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“Proceed” vs. “Precede”: What’s The Difference?

dark blue text "proceed vs precede" on light blue background

Proceed and precede are nearly identical in both spelling and pronunciation—hence the common confusion around the two words. But their meanings are quite different. One of these words looks ahead and goes forward, while the other reflects on the past and references what has come before. But which one is which? And what about preceed?

In this article, we’ll proceed to explain the differences between proceed and precede—and how you can remember the difference from now on.

Quick summary

Precede means “to come before,” as in He preceded me in this role or Several steps should precede this one. Proceed means “to move forward” or “to continue an action,” as in Please proceed with Plan A. The plural noun proceeds to refer to money or profits made from sales. The spelling preceed is simply a misspelling.

proceed vs. precede

The verb proceed means “to move forward,” “to continue an action,” or “to go on to do something.” For example:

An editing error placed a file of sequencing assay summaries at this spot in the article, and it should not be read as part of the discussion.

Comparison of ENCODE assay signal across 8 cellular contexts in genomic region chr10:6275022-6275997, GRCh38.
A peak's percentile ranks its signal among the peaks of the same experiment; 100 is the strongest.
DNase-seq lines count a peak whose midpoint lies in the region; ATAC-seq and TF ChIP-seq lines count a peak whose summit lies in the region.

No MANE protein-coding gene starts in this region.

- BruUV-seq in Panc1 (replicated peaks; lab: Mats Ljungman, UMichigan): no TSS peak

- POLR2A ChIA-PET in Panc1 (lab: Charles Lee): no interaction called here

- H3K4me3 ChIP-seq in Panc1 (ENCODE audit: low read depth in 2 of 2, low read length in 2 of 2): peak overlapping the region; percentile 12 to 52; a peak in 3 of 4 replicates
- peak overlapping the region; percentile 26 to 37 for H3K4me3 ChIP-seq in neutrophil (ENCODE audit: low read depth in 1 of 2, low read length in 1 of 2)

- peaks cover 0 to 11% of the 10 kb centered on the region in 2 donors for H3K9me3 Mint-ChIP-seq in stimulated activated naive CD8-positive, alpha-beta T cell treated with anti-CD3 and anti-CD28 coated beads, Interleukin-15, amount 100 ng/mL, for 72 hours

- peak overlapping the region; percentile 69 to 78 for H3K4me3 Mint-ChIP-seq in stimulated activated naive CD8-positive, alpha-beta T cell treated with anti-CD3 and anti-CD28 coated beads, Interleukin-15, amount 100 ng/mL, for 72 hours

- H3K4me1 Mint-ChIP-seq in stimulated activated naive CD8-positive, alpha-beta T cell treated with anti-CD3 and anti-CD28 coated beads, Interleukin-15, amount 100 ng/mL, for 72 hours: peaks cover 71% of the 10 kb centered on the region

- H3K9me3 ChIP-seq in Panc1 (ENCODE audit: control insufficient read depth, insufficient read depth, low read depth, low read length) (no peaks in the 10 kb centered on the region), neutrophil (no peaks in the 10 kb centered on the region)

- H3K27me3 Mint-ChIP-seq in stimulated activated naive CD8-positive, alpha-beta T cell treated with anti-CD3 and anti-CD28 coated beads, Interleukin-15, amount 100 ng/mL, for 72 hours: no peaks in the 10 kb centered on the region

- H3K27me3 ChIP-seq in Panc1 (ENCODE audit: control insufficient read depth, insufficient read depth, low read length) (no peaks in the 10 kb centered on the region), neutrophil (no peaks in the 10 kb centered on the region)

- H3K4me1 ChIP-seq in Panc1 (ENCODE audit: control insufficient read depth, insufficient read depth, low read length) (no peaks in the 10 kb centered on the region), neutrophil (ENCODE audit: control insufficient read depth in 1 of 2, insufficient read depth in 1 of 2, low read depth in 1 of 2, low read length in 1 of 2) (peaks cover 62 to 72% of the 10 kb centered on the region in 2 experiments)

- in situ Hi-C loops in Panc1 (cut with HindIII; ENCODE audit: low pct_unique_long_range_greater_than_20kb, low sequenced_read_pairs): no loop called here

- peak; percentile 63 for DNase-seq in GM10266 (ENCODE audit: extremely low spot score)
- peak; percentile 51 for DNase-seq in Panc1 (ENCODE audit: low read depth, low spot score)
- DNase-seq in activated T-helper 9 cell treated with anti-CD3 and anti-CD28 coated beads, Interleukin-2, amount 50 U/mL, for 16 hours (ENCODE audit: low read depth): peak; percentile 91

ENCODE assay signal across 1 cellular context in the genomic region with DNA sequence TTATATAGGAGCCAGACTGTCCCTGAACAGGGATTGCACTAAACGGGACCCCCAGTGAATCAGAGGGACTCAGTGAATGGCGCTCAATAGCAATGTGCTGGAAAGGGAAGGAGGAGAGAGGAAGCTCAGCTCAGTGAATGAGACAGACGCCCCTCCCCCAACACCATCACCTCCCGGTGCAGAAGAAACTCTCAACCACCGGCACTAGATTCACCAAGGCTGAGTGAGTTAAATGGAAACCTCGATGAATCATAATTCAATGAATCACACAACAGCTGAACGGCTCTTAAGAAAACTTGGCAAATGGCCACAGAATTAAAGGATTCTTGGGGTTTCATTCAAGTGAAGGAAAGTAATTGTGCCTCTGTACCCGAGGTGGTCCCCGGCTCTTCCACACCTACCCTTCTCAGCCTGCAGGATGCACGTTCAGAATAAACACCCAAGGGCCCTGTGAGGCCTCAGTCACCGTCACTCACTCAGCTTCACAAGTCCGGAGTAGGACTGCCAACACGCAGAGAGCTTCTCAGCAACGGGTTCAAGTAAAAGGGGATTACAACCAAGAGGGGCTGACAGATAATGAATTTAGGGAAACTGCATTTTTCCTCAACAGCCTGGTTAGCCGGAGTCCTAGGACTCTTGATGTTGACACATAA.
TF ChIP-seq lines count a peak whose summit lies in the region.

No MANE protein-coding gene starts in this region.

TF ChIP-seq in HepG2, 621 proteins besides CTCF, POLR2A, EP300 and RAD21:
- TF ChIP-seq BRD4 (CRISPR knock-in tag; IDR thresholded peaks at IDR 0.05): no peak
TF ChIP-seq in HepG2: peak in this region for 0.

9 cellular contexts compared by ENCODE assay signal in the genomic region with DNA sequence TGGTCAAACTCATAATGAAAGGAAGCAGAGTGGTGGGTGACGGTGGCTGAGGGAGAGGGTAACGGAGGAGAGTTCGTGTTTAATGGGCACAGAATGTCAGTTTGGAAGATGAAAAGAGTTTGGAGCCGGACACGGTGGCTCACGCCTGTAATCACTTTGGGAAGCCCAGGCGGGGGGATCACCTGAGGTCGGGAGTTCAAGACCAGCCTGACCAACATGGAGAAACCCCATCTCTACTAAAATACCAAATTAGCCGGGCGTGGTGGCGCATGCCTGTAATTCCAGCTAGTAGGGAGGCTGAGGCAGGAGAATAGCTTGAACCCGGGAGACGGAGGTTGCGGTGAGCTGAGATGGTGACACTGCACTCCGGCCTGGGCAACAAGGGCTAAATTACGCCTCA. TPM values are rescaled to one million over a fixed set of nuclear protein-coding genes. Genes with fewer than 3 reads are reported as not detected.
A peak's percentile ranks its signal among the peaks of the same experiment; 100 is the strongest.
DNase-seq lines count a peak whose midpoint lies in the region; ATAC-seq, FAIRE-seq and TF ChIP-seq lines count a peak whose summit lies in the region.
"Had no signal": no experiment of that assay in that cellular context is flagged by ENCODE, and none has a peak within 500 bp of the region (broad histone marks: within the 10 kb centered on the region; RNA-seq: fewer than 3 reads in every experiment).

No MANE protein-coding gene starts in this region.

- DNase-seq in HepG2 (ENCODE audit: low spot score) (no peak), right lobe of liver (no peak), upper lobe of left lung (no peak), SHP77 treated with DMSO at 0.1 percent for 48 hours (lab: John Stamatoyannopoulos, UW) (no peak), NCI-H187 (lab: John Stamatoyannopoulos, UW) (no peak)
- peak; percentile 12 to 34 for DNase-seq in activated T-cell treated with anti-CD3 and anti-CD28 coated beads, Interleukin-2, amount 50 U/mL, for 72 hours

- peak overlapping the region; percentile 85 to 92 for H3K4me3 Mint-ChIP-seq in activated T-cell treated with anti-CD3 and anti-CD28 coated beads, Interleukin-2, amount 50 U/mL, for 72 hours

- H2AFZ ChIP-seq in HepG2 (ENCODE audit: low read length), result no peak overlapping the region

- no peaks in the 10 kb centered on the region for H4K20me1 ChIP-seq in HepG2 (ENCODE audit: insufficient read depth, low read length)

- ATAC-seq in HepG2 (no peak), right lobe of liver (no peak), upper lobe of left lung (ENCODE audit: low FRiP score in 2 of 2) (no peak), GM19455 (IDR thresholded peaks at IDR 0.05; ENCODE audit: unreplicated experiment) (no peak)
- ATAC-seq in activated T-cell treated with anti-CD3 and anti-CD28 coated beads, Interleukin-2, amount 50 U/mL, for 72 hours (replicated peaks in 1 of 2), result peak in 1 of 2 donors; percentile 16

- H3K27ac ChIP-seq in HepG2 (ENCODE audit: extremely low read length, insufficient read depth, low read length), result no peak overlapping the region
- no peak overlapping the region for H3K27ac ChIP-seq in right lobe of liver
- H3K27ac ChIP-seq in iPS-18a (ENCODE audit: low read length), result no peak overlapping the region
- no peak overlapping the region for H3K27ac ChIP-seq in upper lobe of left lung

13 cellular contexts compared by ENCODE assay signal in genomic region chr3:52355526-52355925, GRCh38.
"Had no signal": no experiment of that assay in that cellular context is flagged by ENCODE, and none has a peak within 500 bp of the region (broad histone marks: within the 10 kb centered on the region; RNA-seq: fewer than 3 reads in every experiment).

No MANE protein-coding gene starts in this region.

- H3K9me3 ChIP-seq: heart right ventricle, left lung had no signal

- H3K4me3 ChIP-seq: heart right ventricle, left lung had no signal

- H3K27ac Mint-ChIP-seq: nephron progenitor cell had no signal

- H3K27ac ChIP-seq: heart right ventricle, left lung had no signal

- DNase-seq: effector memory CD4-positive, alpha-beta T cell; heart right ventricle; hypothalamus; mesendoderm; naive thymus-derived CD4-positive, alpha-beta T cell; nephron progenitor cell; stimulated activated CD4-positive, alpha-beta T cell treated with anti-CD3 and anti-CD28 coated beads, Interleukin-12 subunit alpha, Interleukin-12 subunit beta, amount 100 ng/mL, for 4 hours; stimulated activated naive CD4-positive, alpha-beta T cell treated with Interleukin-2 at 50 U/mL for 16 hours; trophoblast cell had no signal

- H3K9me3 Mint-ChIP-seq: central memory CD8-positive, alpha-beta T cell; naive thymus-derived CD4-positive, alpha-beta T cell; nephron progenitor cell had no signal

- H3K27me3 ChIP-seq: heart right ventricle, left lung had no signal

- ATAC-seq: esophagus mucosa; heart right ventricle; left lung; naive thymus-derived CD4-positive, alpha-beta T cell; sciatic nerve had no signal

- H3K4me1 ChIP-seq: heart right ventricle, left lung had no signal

• Please proceed carefully—there are many crevices in the cave.
  • The play proceeded after a short intermission.

The plural noun form proceeds is most commonly used to mean “money or profit earned from a transaction.” For example:

  • All of the proceeds from the art auction were donated to charity.

The verb precede means “to go before” or “to preface.” For example:

  • He preceded her as president.
  • She preceded her instructions with an important announcement.
  • The chapters that precede this one are quite different.

In both words, the ending comes from the word cede, which comes from the Latin verb cēdere, meaning “to go.”

But to remember the difference between the two words, you can look at their prefixes. The prefix pro- in proceed means “forward,” while the prefix pre- in precede means “before.”

The same root is used in the word recede, whose parts roughly mean “go back.” The word precedent, meaning a decision that acts as a guide for future decisions, is related to precede and can help you remember that precede ends in -cede and not -ceed.

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Is preceed a word?

Preceed is a misspelling of precede—it’s not commonly used in any other way. This mistake is likely influenced by the spelling of proceed, which has a pronunciation very similar to precede but ends in -ceed rather than -cede.

Examples of proceed and precede in a sentence

The following example sentences show the different ways we use proceed and precede.

  • They were able to determine that the one civilization preceded the other by thousands of years.
  • The judge wouldn’t allow the trial to proceed until everyone returned to their seats.
  • Robert funded his sister’s new restaurant using the proceeds from his highly successful toy company.
  • Her father preceded her as CEO, and when she took over she proceeded to enact several changes.

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